Lawsuits involving health care giant Johnson & Johnson that have been litigated for years in St. Louis have reached the Missouri Supreme Court in Jefferson City.
The company has lost several cases and hundreds of millions of dollars in damages while having one judgment reversed in its favor.
It’s now appealing a lower court decision over its objection to allowing multiple plaintiffs to join together in a single case in the city of St. Louis. The common thread among the lawsuits is they all involve women who developed ovarian cancer after their use of New Jersy based Johnson & Johnson’s talcum powder.
The Show-Me State high bench is now considering the case of Shawn Blaes, a St. Louis-area woman diagnosed with ovarian cancer in 2008 who died in 2010 at age 50. Ms. Blaes was a regular user of Johnson & Johnson’s talc-based products for feminine hygiene for more than 30 years.
Michael Bleas, Shawn’s husband, started legal action in 2014 in St. Louis County, where Shawn Blaes was first exposed to the products. Johnson & Johnson then moved the case to federal circuit court, where a judge scheduled a two-week trial to start in March 2016.
Shortly thereafter, Blaes filed a motion for voluntary dismissal in the federal case, a move Johnson and Johnson contends he made because of a favorable result in a local venue. The St. Louis City Court had just awarded the family of deceased Johnson & Johnson talcum powder user Jacqueline Fox $72 million in damages.
The federal court granted the motion for dismissal which was upheld on appeal, and Blaes then joined the underlying litigation in St. Louis City that included the Fox family and dozens of other plaintiffs in what’s known as the Swann case, named after the original plaintiff, Valerie Swann, who was from St. Louis City.
Blaes’ case, along with claims by two non-Missouri families, first went to trial in June 2017. But after one week, Johnson & Johnson successfully argued for a mistrial, relying on a June 19 decision issued by the U.S. Supreme Court.
That ruling in the Bristol-Myers Squibb v. Superior Court of California case placed restrictions on out-of-state plaintiffs and on lawsuits taking place outside a defendant company’s home state.
While granting the mistrial, St. Louis presiding Judge Rex M. Burlison called for further discovery about Pharma Tech LLC, a contractor based in Franklin County west of St. Louis that packages and distribution of Johnson’s Baby Powder.
Judge Burlison then ordered the Blaes case to be rescheduled and tried separately. Johnson & Johnson, along with its distributor co-defendant, Imerys Talc America, filed to have the Blaes case severed from the St. Louis City Court and to have its venue moved to the St. Louis County Court.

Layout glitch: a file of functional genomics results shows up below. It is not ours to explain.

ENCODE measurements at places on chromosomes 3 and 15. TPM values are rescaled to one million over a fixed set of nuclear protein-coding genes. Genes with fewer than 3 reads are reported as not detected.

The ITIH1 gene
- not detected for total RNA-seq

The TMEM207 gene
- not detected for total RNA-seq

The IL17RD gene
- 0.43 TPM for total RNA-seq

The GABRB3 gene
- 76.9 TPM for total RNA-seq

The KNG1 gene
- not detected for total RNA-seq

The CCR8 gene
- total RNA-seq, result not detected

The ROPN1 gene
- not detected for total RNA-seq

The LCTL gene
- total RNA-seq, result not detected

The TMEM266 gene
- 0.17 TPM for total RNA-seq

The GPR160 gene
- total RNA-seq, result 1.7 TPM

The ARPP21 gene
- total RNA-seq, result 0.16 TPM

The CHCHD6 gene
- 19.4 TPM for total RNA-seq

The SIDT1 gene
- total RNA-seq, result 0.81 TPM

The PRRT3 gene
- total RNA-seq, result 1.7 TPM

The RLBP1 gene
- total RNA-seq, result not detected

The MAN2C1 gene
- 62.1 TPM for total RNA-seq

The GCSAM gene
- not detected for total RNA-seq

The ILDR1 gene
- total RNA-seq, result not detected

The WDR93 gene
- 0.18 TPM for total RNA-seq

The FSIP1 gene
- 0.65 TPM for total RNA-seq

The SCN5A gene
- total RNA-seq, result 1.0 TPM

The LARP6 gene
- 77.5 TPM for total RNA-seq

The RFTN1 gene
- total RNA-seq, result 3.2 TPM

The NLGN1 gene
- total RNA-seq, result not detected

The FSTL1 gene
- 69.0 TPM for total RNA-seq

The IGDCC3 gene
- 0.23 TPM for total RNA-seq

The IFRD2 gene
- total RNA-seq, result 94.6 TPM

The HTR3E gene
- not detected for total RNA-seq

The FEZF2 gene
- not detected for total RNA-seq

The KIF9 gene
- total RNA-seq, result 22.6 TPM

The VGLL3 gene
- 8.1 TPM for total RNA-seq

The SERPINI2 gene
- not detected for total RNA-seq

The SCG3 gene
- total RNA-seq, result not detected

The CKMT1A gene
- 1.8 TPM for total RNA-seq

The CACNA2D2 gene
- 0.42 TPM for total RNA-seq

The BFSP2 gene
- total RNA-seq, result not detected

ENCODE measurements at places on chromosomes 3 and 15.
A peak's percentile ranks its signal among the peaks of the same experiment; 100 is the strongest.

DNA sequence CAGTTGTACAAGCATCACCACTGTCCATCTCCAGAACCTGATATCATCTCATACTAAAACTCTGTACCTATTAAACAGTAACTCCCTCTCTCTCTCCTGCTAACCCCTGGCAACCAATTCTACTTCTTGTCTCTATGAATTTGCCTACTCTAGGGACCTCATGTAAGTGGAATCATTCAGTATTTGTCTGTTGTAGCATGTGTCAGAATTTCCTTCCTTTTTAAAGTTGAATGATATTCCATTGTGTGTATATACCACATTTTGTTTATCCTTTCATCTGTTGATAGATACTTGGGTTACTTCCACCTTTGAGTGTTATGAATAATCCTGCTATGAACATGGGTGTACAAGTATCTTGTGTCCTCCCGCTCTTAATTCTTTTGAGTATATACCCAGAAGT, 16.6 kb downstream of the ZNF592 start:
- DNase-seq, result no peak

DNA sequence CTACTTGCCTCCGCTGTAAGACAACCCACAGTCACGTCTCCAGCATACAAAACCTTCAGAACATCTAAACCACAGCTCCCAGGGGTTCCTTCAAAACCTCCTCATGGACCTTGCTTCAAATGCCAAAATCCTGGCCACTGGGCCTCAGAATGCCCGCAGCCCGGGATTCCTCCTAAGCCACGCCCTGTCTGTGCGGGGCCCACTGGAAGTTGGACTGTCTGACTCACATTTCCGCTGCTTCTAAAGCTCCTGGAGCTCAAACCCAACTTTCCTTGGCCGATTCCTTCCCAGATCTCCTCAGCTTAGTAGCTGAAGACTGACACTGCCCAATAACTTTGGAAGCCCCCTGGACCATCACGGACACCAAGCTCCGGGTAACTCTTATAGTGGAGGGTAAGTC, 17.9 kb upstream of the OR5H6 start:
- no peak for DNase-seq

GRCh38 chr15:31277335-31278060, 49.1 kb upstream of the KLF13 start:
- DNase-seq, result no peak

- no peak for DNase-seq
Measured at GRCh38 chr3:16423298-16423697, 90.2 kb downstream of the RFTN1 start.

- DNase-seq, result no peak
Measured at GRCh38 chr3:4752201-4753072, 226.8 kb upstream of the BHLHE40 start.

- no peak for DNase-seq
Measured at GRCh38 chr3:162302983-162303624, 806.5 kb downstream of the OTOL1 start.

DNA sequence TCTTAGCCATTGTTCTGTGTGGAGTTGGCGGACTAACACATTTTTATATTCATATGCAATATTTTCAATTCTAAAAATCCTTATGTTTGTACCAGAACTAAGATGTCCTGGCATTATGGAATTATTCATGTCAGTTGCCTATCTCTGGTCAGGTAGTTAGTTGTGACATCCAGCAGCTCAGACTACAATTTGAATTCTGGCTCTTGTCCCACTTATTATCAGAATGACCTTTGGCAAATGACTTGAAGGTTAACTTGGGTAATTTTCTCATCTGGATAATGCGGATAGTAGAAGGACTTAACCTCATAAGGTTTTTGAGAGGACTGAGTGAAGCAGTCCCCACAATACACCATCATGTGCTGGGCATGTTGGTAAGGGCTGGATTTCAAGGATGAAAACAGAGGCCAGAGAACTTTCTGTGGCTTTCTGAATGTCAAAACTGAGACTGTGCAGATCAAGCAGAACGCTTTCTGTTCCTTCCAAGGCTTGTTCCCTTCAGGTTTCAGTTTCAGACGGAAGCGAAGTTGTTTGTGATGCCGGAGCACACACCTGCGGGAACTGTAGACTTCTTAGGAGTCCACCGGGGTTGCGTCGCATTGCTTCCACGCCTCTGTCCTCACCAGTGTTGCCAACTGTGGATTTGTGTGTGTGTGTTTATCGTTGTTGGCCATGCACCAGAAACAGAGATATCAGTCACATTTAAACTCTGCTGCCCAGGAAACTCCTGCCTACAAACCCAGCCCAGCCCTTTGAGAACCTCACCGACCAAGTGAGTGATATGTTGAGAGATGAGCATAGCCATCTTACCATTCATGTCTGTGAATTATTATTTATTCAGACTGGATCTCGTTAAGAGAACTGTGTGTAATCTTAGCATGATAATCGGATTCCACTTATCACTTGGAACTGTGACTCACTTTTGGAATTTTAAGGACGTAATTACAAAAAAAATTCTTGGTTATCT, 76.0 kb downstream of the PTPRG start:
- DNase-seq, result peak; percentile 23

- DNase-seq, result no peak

It argued that the county was the only proper location since it’s where Shawn Blaes had used the talc-based product. It further stated that once the Blaes case was given its own separate trial, it should no longer be part of the original Swann case with the dozens of other plaintiffs.
Judge Burlison denied the defendants’ motion. The Appeals Court of Eastern Missouri then refused a request by Johnson & Johnson and Imerys to hear the case, but the state Supreme Court granted a request.
Representing Johnson & Johnson before the high court Tuesday, attorney Thomas Weaver claimed St. Louis became a default venue after dozens of out-of-state cases were lumped together with one that originated in the city. “You have multiple independent plaintiff claims that have been joined,” said Weaver. “We don’t think (they’re) properly joined, and that joinder has been used to create a venue.”
Arguing for Judge Burlison’s decision favoring the Blaes case remaining in St. Louis, attorney Edward Robertson said current law doesn’t call for it to be severed from the City Court. “The issue here is, is there silence as to what happens in this circumstance,” said Robertson. “We say there is silence. This court has said silence does not create an ambiguity.”
Robertson himself is a former Missouri Supreme Court chief justice, having served on the high bench for 14 years in the 1980’s and 1990’s.
Judge Burlison’s legal team further defended his action to separate proceedings such as the Blaes lawsuit and try them separately as “bellwether cases”. In court documents, Robertson wrote that “the use of bellwether cases is a well-accepted tool used by thoughtful courts to achieve efficiencies and expedition in multiple-party cases”.
Johnson & Johnson contends plaintiff Blaes is in the midst of a multi-year long effort to maneuver into the St. Louis City Court, even though his claims have no connection to that venue. The company’s attornies call it forum-shopping motivated by the belief that St. Louis City is particularly friendly to plaintiffs. They claim Mr. Blaes, like other plaintiffs before him, hopes to secure a large verdict.
Interestingly, the initial $72 million award in the Fox case was tossed out by the Missouri Eastern District appeals court last October. The three-judge panel said the Fox lawsuit lacked jurisdiction in Missouri because of the U.S. Supreme Court decision in the Bristol-Myers case that called for stronger ties between states and plaintiffs’ claims.
Some legal experts have said the decision in the Fox case is a signal that the other favorable plaintiff judgments in St. Louis against Johnson & Johnson will also come tumbling down.
Weaver, the health care giant’s attorney before the Missouri high court, said it’s obvious that the Blaes case should be tried in St. Louis County where the Johnson & Johnson product was purchased and used, not in St. Louis City.
“The claim of an individual plaintiff is going to be tried in a venue where everyone agrees the venue does not lie,” Weaver said.
The high bench did not issue an opinion in the Blaes case Tuesday, and typically hands down its decisions six to eight weeks after its court proceedings.